There are things in life that you choose to do to yourself and others that are destined for you, although you don’t quite understand the “why.”

One self infliction was when I got a really bad perm.  My hair was half way down my back and I believed that a perm would guarantee beautiful curly long hair, just like a model with her perfectly styled spiraled mane.  Mind you, I was already married with two small children, and felt that I just needed a change.  So, the perm came and what I believed would be something wonderful winded up being a scrunched up mess.  My hair and its kinky curls shrunk to just below my neck.  Nothing seemed to calm down the curls, so I tried to make the best of it.  This was difficult for my husband to ignore, with his quick wit and nonstop humor.  He would awaken, see me, smile, and blurt out, “Good morning, Harpo!” all the while pretending to have a cigarette in his mouth as he spoke.  All I could do was smile, even though it ticked me off, because well, it was my doing. So every time my husband saw me, the words “nappy,” “fuzz head,” or my favorite, “Shirley Temple,” poured forth from his unsympathetic mouth.  Thank God, I had a sense of good humor.  I knew that my husband said these comments lovingly in his playful manner. I also knew that I took full ownership for my locks of sausage curls.  A bad hairstyle equalled a few months of wrestling with unruly hair until I could eventually have it straightened out again.  It was something I could eventually fix.  Although I felt like a fool for a while, I knew it wouldn’t be forever.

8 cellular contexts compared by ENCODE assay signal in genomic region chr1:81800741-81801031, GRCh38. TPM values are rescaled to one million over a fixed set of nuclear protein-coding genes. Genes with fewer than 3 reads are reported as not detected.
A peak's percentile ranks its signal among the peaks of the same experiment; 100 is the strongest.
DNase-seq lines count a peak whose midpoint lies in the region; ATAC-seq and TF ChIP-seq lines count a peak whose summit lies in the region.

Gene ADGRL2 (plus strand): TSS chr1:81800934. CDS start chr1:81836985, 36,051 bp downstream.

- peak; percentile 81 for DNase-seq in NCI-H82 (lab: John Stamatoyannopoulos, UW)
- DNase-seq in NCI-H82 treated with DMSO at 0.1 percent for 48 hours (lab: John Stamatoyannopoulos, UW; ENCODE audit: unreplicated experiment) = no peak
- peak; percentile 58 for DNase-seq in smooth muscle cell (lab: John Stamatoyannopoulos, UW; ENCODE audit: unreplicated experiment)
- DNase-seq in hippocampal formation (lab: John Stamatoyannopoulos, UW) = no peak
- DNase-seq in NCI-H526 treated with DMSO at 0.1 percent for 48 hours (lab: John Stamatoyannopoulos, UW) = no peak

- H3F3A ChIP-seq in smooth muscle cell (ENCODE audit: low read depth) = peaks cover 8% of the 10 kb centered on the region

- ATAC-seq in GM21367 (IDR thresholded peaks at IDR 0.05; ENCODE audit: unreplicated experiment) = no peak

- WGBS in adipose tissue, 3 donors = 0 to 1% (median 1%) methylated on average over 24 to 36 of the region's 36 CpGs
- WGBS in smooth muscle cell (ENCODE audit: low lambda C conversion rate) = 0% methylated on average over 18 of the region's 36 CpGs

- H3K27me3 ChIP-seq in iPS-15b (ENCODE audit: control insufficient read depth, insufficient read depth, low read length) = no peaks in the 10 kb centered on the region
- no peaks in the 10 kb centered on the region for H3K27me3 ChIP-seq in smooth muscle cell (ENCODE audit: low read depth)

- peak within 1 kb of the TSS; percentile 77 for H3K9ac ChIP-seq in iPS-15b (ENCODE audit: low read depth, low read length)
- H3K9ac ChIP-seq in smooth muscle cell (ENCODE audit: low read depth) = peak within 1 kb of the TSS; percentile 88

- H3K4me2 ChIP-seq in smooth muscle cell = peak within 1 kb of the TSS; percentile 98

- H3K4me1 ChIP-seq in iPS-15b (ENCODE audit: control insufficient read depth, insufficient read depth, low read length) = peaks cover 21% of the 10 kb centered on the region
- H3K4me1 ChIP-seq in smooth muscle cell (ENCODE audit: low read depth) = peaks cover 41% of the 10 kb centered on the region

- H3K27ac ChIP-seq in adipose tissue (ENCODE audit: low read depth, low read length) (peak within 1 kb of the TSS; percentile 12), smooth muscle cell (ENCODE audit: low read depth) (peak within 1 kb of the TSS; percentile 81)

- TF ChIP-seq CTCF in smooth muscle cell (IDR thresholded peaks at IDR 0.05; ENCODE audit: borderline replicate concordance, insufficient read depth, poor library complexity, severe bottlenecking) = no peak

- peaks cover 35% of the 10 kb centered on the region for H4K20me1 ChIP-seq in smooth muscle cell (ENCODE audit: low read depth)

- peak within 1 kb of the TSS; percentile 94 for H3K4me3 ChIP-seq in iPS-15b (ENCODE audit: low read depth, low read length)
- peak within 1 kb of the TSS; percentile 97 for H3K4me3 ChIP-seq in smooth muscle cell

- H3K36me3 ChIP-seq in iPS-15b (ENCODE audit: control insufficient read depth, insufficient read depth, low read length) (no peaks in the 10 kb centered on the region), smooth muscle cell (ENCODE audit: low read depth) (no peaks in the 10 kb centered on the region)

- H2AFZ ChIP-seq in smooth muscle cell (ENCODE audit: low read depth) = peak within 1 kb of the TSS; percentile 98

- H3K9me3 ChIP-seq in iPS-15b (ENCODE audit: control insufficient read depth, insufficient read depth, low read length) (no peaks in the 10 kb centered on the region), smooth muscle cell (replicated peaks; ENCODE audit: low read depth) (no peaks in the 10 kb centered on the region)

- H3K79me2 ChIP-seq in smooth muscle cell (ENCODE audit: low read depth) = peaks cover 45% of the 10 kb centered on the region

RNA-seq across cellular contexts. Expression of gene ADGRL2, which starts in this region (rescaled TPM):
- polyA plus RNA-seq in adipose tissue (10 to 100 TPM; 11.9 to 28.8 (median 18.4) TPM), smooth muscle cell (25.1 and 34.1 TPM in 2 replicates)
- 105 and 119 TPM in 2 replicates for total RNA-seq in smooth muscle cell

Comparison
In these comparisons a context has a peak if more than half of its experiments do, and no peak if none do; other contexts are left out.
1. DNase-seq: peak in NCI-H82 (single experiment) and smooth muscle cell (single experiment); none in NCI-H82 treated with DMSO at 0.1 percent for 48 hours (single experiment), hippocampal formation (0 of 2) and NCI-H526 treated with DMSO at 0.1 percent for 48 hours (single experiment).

Other things in my life have been handed to me by the Lord above and all I can do is take one day at a time.

It’s something I rarely talk about, because when people see me, they wouldn’t believe me anyhow.